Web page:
Saint-André's Collegial

Cultural heritage : Historic site and monument
Religious heritage, Collegiate church

Beautiful 13th century Lombard style church.
The second largest religious building in the old city, the collegiate church and its beautiful gothic spire mark the heart of the Delphine district, the place of power of the Dauphins in the Middle Ages.

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It was the Dauphin André who, from 1228 onwards, launched the construction of the church in order to install the chapter of canons that he had founded two years earlier in Champagnier, south of Grenoble.
He wanted to assert his power over the bishop.
This chapter or college of canons gave its rank to Saint André, which was not a parish church before the Revolution but a collegiate church. The chapter of Saint André had 12 canons and a superior, the Provost.
Today, there are only tiny remains of the canons' dwelling.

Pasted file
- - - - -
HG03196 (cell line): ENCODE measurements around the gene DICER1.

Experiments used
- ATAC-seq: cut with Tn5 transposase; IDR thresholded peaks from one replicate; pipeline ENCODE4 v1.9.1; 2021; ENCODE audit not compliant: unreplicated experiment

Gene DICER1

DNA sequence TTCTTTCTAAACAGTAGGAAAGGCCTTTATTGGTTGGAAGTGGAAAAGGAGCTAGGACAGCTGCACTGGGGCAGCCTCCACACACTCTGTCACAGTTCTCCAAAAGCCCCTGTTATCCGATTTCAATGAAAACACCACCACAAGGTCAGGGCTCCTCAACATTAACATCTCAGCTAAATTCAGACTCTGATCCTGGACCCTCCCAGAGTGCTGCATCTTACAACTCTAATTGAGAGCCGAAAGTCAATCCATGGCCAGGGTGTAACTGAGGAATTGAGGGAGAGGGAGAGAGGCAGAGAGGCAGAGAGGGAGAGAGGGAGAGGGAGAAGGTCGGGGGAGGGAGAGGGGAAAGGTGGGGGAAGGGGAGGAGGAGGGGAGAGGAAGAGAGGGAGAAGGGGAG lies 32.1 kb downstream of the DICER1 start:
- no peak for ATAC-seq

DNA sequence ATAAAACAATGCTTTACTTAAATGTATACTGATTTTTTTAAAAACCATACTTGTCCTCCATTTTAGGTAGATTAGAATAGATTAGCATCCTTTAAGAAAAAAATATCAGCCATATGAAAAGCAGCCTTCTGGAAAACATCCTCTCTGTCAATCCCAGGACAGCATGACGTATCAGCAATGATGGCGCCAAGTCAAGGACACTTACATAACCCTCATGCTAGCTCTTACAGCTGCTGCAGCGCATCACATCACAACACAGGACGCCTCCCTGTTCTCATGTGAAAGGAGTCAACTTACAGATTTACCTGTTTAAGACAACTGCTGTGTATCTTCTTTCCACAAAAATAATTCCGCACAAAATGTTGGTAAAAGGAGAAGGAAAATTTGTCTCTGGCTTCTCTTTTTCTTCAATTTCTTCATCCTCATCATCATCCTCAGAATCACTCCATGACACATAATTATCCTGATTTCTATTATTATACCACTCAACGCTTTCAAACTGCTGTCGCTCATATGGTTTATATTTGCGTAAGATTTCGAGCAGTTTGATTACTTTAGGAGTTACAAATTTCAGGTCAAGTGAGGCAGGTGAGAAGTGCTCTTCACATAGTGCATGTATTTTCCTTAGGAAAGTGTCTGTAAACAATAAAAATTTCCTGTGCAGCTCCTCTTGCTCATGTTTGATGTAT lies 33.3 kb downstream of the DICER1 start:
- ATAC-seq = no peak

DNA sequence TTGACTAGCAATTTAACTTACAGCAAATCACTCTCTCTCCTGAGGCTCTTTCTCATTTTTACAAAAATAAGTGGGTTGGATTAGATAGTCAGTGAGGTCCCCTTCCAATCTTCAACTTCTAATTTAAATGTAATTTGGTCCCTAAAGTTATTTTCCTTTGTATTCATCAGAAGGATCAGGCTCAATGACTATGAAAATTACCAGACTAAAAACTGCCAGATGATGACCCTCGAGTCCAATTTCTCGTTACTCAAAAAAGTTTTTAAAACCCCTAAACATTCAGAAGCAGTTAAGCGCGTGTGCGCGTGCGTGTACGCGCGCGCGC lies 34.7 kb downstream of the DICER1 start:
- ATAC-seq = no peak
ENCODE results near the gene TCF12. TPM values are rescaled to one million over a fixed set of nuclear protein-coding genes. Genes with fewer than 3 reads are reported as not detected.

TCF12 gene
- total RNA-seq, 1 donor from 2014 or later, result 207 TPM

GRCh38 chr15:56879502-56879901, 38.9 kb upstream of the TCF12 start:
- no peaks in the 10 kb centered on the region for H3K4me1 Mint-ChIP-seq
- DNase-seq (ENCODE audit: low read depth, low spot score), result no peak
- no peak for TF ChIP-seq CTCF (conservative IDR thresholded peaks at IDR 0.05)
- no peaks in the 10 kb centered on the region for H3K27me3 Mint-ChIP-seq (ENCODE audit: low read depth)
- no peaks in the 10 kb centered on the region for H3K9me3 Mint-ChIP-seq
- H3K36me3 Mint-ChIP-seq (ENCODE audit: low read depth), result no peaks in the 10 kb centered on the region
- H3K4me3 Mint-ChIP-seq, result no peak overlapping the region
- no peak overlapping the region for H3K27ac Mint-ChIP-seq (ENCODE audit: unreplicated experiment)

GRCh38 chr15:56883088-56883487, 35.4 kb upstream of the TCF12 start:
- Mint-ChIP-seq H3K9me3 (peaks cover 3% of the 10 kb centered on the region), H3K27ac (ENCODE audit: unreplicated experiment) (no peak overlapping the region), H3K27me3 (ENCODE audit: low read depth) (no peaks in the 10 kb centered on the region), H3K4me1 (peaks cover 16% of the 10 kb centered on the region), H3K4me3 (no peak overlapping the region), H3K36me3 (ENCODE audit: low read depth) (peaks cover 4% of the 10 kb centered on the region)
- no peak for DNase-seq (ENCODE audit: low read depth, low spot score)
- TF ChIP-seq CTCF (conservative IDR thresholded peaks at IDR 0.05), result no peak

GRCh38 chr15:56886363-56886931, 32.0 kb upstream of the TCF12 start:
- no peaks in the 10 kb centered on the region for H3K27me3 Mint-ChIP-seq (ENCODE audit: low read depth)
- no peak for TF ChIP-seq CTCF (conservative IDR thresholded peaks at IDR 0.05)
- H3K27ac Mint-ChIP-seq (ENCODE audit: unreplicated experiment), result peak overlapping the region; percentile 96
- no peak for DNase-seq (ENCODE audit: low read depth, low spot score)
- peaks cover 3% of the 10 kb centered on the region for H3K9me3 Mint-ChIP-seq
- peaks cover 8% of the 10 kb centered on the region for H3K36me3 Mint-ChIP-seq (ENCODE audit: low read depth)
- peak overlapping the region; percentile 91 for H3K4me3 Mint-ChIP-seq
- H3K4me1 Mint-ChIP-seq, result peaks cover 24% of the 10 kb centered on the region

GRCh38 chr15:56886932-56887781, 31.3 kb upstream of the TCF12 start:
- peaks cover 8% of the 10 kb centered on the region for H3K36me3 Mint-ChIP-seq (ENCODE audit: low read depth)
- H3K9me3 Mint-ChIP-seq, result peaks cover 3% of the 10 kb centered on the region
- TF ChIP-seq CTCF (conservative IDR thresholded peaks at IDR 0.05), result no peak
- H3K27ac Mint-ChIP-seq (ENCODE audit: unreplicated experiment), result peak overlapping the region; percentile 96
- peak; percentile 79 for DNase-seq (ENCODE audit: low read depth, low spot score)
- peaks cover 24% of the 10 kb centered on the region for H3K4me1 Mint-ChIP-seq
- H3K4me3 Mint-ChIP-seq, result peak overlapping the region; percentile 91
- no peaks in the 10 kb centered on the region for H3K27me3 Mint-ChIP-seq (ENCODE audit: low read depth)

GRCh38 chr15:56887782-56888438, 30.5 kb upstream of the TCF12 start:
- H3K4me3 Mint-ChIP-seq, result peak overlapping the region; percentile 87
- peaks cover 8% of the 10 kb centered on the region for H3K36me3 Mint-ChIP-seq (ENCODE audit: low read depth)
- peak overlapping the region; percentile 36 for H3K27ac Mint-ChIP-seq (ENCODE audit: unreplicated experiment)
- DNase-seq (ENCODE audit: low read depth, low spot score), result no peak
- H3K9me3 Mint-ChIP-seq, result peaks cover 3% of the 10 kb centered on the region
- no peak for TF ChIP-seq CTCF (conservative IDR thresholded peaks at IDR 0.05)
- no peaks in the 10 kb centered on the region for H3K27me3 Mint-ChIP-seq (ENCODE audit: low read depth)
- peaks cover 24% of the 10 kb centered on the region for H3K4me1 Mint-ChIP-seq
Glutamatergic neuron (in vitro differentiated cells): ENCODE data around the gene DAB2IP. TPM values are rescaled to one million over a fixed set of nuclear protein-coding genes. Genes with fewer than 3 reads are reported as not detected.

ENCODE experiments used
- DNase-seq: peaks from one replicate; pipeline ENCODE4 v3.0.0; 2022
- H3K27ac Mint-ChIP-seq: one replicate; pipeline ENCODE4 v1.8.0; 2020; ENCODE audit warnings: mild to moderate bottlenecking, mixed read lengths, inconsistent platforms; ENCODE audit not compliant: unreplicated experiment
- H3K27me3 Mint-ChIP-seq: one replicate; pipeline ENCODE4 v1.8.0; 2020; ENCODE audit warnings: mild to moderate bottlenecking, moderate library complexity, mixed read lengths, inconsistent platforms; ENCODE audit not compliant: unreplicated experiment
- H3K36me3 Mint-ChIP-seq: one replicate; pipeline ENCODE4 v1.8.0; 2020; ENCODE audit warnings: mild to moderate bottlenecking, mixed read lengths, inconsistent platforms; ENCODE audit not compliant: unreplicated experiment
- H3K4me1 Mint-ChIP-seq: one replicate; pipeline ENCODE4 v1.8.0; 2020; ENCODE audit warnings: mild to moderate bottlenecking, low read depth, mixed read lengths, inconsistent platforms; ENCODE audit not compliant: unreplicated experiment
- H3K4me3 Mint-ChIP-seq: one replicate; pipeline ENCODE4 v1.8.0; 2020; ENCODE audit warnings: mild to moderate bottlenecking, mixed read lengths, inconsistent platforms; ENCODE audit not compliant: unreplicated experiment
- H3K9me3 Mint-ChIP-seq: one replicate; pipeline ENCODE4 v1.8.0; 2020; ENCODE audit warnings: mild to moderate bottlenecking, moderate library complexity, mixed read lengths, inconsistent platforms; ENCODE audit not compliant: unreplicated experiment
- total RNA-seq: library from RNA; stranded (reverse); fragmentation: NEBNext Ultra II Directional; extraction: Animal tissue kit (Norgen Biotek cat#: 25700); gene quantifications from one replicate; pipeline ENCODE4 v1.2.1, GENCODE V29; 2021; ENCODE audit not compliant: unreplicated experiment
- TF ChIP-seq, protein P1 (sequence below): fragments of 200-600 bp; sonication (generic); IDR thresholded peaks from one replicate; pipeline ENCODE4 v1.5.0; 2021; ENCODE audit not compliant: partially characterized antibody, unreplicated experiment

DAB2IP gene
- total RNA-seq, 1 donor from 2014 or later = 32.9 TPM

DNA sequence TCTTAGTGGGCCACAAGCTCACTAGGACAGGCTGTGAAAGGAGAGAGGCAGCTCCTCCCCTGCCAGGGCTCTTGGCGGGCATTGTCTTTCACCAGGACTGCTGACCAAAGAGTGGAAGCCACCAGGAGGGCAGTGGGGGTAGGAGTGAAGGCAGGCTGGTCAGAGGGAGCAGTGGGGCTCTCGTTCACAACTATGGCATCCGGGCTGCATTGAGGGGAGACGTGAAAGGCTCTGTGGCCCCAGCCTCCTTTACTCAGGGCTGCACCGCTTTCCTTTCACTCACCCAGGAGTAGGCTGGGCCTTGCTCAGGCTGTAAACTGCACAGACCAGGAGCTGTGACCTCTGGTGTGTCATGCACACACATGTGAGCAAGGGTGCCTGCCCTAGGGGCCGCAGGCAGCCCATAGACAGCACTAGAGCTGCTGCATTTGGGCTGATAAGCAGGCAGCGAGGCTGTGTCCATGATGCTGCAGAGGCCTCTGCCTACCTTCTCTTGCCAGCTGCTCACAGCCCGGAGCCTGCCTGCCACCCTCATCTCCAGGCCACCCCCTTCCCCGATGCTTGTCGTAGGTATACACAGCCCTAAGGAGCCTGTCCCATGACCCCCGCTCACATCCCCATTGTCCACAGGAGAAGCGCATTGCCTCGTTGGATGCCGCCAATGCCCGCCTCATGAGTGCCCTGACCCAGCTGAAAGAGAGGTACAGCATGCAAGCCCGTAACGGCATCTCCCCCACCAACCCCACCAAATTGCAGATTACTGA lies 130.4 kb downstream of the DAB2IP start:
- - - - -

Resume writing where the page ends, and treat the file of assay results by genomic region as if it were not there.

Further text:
Their small houses and their cloister were destroyed at the beginning of the Revolution.
As the second oldest chapter in the town, the canons of Saint André always had to take the lead during festivals and processions and give the place of honour to the dean and canons of the cathedral chapter. The conflicts of precedence between the two chapters were legendary.
Built in the 13th century, a time when religious and noble buildings were built in brick, the collegiate church of Saint Andrew is no exception to the rule.
Only the base and the northern chapels, built later, are made of limestone, as well as the elegant gothic spire with four bells built of tuff stone and completed in 1331.
The highest building in the city until the second half of the 19th century (56 metres), the bell tower of Saint Andrew's housed the city's first public clock in 1398, after agreement with the canons.


Free access

Opening periods

From 01/01 to 31/12, daily.

Equipments and characteristics

  • Pets refused
  • Accessible for self-propelled wheelchairs


  • Town location
  • In centre of town
  • Pedestrian area

See also